Early summer in Montreal always brings with it the Jazz Festival,Sundays spent lazing on the mountain that gave the city its nameand an audible rejoicing. But not this year, as the familiarroutine has collided with unprecedented skirmishes between policeand protesters. That the downtown core is finally snowless is farless striking than the fact it has become clogged withdemonstrators, primarily students, who maintain a rigorous scheduleof marches. Every evening they alter the regular soundtrack of theseason, shouting slogans and banging pots and pans in what hasbecome the longest, and also the loudest, strike in Quebec’shistory.
These scenes of unrest and outrage such as Montreal has never seenhave now been repeating themselves for more than three months. Theprotests can be traced back to a tuition proposal put forth byPremier Jean Charest’s Liberal government, which would raisepost-secondary fees by 82%, or about $1,700, over five years ofschooling. But in recent days, demonstrators have focused insteadon the emergency legislation adopted last week by Quebec’s NationalAssembly. Bill 78 requires that the organizers of protests gatherings of 50 or more people submit their route and otherdetails to authorities for approval eight hours ahead of time, andinstitutes a system of severe financial penalties fortransgressors.
The law passed 68 to 48 on the afternoon of May 19 a day that Parti Quebecois leader Pauline Marois, whoopposed the bill, deemed “one of the darkest … in Quebecdemocracy.” (MORE: Three Hours in Montreal) The legislation, which also suspended the current semester for 25implicated schools, was designed to quell the social crisis.Instead, it provoked a whole new wave of indignation, just asmarching students were losing whatever public support they hadgarnered. A growing number of Montrealers, even Montrealers on thegovernment side of the tuition debate, view the vaguely-worded Bill78 as draconian. Since its passing, the opposition has only becomelarger and more diverse. People have begun gathering nightly toparticipate in what has been dubbed “The Saucepan Revolution,”clanging their cookware in echoes of those who opposed the Pinochetdictatorship in Chile. IPL Hair Removal Machines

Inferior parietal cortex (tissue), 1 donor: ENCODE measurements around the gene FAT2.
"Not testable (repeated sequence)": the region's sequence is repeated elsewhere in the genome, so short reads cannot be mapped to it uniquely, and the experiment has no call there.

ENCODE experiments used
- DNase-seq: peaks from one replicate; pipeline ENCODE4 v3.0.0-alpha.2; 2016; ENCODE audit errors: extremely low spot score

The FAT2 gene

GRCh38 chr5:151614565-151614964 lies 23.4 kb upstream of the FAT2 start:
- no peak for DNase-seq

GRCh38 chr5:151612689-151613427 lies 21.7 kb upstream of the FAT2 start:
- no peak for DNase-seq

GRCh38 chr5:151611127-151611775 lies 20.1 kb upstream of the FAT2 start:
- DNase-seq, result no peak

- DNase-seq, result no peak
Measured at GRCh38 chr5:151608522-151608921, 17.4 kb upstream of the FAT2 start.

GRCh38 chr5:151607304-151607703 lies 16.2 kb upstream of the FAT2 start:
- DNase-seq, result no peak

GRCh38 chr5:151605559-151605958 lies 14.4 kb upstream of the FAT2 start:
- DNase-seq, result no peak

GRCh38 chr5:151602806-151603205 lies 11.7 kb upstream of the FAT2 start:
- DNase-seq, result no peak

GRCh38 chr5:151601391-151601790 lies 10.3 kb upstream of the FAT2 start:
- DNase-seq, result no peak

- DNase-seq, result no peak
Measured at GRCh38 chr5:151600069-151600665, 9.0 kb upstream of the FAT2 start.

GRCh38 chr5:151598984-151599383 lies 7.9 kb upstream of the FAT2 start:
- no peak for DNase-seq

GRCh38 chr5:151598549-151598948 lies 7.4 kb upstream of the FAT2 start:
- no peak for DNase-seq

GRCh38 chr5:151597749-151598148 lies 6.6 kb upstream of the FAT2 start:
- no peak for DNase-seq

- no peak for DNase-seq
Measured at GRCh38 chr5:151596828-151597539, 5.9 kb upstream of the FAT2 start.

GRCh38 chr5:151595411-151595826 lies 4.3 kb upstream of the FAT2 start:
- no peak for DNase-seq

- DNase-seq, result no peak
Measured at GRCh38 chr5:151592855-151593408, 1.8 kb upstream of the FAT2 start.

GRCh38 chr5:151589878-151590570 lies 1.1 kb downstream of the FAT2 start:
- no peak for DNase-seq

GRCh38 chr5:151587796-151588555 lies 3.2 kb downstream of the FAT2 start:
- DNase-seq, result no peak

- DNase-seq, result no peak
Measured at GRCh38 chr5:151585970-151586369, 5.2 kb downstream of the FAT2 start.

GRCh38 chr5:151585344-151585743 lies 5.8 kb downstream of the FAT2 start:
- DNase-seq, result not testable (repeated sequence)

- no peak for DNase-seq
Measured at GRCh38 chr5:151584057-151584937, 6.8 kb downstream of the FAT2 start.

Driving in and around the city center duringthe evening has become nightmarish, owing not only to theblockades, but also the clouds of smoke and burning pyres of orangetraffic cones. Demonstrations are increasingly ending in violence. Last week, the situation escalated quickly. On May 19, protesterslaunched projectiles and at least one Molotov cocktail at thepolice. IPL Laser Machine Manufacturer
Three days later, on the 100th day of the demonstrations,over 100,000 people turned out, many deviating from the determinedroute; police dispersed the crowd with tear gas and batons. Thefollowing evening, the 30th consecutive night of protests, 518people were detained following a relatively peaceful march thatlasted a few hours. Rows of riot officers blocked the demonstrationfrom moving forward, snaring the crowd in a “kettle,” asdemonstrators chanted, “Let us disperse!” One officer pulled a trioof sizeable rocks out of his pocket before a camera crewbroadcasting live as evidence of protester violence. In one night,more arrests were made than during the entire 1970 October Crisis,when the War Measures Act was invoked and the police vested withspecial powers. Many of the detainees will face $634 tickets. Diode Laser Hair Removal Equipment
(MORE: Protesters and Police Clash at Occupy Oakland) If the protests have now transcended the initial tuition dispute,they have also moved beyond Montreal’s borders. Elsewhere in theprovince, from Granby to Jonquiere, people are playing thepercussions with their kitchen implements. Solidarity events havebeen held in Toronto, Calgary, Vancouver, France and New York,where one gathering was organized by the Occupy Wall Streetmovement. The Canadian Federation of Students plans to call anOntario-wide strike in the fall in support of Quebec students.Members of the Arcade Fire appeared on Saturday Night Live donning the square red patches that are the protesters’ callingcards, effectively bringing the action to mainstream television.Michael Moore has made a statement via Twitter.
But though the conflict has outgrown the student movement, it willnot end until the students desist. Which is why, following theturbulence of May 23, the Charest government invited four mainstudent factions to participate in official talks. Meanwhile,Gabriel Nadeau-Dubois, the feisty 21-year-old spokesperson for theCoalition large de l’association pour une solidaritésyndicale étudiante (CLASSE), the militant group thatinitiated the strike, has called for summer-long protests. Onesection of Bill 78 stipulates that a student federation could befined up to $125,000 per day if it prevents pupils from attendingclasses. But Nadeau-Dubois says he intends on doing just that taking all “necessary means” to enforce strike mandates when school starts up again in August.
At a recent pressconference he called the law “unacceptable” and “probablyunconstitutional.” Already student groups have filed a courtchallenge seeking to strike the bill down. VIDEO: The Sights and Sounds of Occupy Wall Street’s “Day ofAction” PHOTOS: TIME’s Pictures of the Week.